Our study has important limitations. First, this is an observational study using administrative records to compare the outcomes of patients with DFIs. Although we tried to control for potential confounders using multivariable analyses, there are potential risk factors and selection bias not measured or accounted for in the analyses. Second, our analyses are limited by in-hospital outcomes due to the limitation of the NIS. The medium and long-term outcomes are likely important to be taken into consideration to properly evaluate the disparities of patients with DFIs. Third, we do not know the severity and extent of the foot infection for individual patient to adequately adjust for the risk of major amputation. This study is limited by the used of ICD-9 codes to identify our study cohort which can be misleading due to the risk of over or under diagnosing. Fourth, we do not know the exact reason why the decision of amputation versus revascularization procedure was made for the given patient. Finally, patients who were admitted to Indian Health Service Hospitals and Veteran Affairs Medical Centers were not included due to limitation of the NIS. Even with the limitations mentioned above, we were able to use the NIS to evaluate a large cohort of patients who were admitted for DFIs. Although this is not a prospective study, our findings reflect the actual real-world outcomes of patients with DFIs across various hospital settings, including community and academic hospitals, rural and urban hospitals, and teaching and non-teaching hospitals. In this context, there is clear evidence that race/ethnic disparities persist in the treatment of DFIs.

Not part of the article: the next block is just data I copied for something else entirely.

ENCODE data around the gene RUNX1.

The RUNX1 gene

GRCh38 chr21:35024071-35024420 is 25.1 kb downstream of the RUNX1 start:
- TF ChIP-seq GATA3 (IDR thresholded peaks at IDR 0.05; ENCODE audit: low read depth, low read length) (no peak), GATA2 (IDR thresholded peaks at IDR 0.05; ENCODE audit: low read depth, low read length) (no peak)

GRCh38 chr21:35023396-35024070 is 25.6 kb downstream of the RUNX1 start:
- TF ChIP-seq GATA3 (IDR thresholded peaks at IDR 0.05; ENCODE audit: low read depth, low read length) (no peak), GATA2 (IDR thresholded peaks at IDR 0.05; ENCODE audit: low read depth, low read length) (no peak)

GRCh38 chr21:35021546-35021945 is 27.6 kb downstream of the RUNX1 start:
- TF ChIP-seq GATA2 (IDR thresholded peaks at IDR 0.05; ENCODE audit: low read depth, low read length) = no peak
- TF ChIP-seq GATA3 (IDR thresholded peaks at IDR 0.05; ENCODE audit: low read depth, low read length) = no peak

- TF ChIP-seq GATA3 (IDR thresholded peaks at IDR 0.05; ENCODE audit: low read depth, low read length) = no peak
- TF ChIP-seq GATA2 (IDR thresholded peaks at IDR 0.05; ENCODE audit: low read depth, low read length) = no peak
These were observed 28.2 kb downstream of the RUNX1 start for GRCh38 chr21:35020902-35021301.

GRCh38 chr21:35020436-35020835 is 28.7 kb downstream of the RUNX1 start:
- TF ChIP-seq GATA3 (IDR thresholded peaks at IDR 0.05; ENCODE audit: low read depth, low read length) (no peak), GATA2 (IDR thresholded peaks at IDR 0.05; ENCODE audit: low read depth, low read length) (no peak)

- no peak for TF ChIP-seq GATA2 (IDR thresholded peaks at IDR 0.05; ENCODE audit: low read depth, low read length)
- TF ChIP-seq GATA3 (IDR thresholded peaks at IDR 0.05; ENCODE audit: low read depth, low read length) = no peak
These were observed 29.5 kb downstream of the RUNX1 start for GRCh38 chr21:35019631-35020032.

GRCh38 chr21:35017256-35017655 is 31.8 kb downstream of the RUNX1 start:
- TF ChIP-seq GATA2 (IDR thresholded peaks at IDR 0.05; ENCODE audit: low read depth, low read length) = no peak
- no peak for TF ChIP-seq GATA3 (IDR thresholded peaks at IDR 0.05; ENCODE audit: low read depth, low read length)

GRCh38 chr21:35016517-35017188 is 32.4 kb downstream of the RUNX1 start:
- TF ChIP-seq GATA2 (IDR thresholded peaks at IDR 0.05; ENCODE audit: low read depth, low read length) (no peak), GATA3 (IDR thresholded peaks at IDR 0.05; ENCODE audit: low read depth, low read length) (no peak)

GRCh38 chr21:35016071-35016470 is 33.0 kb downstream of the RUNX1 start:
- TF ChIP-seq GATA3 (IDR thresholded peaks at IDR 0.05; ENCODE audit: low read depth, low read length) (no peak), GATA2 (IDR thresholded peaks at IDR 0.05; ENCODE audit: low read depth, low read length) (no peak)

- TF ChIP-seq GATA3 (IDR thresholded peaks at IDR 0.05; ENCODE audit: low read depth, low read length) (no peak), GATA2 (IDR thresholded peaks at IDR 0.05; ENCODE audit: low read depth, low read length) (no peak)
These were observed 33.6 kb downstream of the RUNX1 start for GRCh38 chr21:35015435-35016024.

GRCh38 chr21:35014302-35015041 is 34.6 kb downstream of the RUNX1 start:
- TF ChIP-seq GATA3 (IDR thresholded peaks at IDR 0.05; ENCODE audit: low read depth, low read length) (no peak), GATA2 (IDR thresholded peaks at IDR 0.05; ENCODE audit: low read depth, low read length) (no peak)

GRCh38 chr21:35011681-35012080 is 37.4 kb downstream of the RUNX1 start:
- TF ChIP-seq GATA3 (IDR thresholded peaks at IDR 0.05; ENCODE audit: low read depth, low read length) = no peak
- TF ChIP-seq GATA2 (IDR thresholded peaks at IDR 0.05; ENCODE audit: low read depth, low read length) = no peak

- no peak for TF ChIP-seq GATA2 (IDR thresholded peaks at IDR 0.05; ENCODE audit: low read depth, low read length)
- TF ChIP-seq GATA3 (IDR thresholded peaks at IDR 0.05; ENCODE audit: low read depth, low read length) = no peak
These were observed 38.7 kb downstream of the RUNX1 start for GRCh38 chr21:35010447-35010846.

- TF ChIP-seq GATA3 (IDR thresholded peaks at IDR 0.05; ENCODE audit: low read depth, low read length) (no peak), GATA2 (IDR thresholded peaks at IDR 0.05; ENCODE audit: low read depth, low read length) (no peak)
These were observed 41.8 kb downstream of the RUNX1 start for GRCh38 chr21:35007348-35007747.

In conclusion, although the rate of major amputations has decreased over time, our findings suggest racial and ethnic disparities among patients admitted to hospital with DFIs persist. Native Americans were less likely to receive any revascularization procedure compared to other minorities despite exhibiting the highest risk of amputation. African Americans and Hispanics had a higher risk of major amputation and were more likely to undergo any revascularization procedure, likely due to delay in presentation and management of their diabetic foot problems. Further study is required to address and limit racial and ethnic disparities in the treatment and outcomes of these at-risk patients and to further promote equity in care.